In response, city staff prepared a public outreach survey to garner feedback from the community on the city’s involvement with preserving the smokestack — and it was overwhelmingly in favor, much to the dismay of certain committee members. It was enough to sway Alderperson Tiffany Kumar (D-4th Ward) to support a study, but Alderpersons Cynthia Brock (D-1st) and Phoebe Brown (D-2nd) remained opposed to any city support for preservation of the smokestack.

Discussion of the proposal was surprisingly minimal, with just some clarification questions from Kumar. The vote to send the allotment request for Vertical Access’s smokestack analysis to council passed unanimously 4-0.

Distributed Energy Resources (DER) Plan

The DER plan has to do with the Community Choice Aggregation (CCA) initiative approved by the Common Council last September. A CCA allows local governments to go out onto the open market and purchase power directly from energy service providers other than the one that dominates its retail region, which in the case of Ithaca is New York State Electric & Gas (NYSEG). The power is being purchased on behalf of the residents of a town, village, or city, and can include multiple municipalities. In New York State, residents of a municipality can be automatically enrolled into the CCA, but they have the right to opt out of CCA agreements.

Municipalities don’t get to choose where their power comes from when buying from NYSEG. A CCA can be crafted for a community to find cheaper energy, regardless of whether it’s generated from solar farms or natural gas.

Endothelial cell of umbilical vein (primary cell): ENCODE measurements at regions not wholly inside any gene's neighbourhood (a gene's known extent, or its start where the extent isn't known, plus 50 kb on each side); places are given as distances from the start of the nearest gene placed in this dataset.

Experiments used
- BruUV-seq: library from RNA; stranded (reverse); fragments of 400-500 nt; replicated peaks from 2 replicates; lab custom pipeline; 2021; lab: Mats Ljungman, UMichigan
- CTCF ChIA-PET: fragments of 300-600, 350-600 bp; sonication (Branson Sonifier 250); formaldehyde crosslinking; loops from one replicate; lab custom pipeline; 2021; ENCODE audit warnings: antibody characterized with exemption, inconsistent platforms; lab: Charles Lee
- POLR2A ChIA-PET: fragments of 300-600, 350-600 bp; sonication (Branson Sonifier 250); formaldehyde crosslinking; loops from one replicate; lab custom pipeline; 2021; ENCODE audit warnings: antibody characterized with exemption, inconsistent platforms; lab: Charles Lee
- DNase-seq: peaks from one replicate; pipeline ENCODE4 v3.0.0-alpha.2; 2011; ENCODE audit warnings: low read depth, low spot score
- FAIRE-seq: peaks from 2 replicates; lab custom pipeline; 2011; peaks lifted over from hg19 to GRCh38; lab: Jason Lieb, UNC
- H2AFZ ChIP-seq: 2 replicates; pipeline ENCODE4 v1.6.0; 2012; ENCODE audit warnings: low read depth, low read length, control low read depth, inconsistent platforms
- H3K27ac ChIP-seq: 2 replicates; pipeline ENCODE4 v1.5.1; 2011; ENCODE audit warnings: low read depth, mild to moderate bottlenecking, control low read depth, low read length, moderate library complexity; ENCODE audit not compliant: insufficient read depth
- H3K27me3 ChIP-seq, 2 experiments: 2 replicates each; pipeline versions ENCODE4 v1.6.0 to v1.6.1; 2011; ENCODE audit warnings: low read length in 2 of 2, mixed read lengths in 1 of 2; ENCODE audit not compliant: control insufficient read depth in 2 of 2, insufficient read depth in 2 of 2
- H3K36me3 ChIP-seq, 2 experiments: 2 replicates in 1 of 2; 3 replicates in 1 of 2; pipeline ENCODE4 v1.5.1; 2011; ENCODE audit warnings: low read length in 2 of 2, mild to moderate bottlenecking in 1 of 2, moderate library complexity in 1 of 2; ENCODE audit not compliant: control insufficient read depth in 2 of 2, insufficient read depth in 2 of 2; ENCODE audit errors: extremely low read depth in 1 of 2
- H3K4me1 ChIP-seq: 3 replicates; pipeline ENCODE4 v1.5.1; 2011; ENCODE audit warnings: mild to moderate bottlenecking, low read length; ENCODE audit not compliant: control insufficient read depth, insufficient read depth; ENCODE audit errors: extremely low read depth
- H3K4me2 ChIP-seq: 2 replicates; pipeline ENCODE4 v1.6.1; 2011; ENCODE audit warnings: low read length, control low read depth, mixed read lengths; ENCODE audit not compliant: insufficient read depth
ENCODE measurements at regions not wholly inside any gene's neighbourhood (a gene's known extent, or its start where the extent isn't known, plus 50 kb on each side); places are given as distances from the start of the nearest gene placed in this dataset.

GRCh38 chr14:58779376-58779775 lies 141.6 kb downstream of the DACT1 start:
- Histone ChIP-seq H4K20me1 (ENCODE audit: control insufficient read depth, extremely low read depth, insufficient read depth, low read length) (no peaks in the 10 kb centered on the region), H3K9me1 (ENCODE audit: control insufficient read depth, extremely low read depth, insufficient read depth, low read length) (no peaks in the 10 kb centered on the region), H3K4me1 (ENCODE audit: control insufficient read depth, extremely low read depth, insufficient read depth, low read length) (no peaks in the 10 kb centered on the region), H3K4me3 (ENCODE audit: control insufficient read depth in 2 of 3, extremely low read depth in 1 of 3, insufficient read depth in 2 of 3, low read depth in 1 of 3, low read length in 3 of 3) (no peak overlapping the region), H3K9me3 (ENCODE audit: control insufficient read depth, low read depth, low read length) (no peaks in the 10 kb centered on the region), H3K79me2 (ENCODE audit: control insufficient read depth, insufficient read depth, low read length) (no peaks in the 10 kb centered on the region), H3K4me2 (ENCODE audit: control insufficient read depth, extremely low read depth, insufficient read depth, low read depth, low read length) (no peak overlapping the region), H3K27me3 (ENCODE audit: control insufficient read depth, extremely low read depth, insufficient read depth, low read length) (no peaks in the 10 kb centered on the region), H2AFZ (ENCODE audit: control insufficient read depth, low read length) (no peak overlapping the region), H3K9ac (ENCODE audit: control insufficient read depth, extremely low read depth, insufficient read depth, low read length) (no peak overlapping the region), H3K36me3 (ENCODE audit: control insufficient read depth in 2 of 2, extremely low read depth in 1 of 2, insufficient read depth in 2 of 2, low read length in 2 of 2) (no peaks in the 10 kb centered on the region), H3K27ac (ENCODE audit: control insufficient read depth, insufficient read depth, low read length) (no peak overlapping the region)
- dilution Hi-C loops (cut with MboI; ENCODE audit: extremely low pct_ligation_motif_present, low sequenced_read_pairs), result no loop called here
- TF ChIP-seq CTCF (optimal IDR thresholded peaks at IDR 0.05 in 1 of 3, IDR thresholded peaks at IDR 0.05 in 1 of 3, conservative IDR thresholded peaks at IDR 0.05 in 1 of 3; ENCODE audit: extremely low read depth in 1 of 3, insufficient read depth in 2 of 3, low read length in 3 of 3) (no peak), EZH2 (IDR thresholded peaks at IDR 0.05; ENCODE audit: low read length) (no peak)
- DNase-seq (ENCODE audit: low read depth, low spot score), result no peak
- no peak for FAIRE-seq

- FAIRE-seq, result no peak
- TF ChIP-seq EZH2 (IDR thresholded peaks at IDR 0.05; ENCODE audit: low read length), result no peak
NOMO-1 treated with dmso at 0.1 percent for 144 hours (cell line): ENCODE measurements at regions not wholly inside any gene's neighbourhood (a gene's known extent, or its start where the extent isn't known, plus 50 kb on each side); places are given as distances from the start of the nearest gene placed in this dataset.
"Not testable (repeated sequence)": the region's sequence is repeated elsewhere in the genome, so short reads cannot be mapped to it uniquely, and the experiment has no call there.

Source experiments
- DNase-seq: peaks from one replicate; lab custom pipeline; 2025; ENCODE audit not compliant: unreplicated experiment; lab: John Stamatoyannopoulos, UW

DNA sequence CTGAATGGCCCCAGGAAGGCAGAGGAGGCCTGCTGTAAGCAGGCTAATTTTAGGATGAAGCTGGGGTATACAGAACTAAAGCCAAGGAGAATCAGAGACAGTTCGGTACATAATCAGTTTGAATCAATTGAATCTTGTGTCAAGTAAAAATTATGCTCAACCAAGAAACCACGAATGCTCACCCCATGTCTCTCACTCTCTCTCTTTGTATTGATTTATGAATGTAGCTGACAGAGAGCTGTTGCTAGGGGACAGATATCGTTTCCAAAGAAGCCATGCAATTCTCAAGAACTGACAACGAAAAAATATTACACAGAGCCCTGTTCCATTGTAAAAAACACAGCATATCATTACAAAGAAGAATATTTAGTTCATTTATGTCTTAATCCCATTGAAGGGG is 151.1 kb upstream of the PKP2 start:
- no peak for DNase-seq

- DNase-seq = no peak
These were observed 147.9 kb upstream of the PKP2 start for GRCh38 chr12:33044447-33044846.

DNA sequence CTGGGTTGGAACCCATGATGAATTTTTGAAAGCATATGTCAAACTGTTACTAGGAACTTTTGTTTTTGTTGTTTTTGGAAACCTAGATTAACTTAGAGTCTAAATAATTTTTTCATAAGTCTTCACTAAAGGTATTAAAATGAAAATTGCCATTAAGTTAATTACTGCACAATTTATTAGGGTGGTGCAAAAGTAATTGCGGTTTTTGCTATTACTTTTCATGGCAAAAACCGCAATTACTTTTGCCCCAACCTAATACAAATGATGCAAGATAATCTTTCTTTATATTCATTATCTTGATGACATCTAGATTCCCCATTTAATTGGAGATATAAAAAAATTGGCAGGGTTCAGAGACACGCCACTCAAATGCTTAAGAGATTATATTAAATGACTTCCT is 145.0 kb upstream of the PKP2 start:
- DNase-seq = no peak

In the case of Ithaca, the CCA that is being explored would be crafted for the City to purchase 100% renewable electricity. However, the transmission infrastructure that would bring the electricity to people’s homes is owned by NYSEG, so the utility company would still have a transmission fee included in people’s electric bills.

In collaboration with the Town of Ithaca, the CCA program has been named Tompkins Green Energy Network, or “T-GEN,” in an effort to better describe the program in title and serve as its public-facing component. (More background on T-GEN is available here from May) Consistent with the January 2023 NYS Public Service Commission (PSC) order to allow T-GEN to be implemented, the Town and City of Ithaca must formally adopt voluntary investment programs associated with T-GEN. The Distributed Energy Resources (DER) Plan is the formal name for that voluntary green infrastructure investment program.

Distributed Energy Resources (DERs) are efficiency, electrification, and/or power generation and storage units on the consumer side of the electric meter. Common examples of DERs are solar arrays, hydrogen fuel cells, geothermal loops, and battery storage. Less common examples that are included in Ithaca’s DER plan for cooperative investment include electric vehicles, heat pumps, and demand response and virtual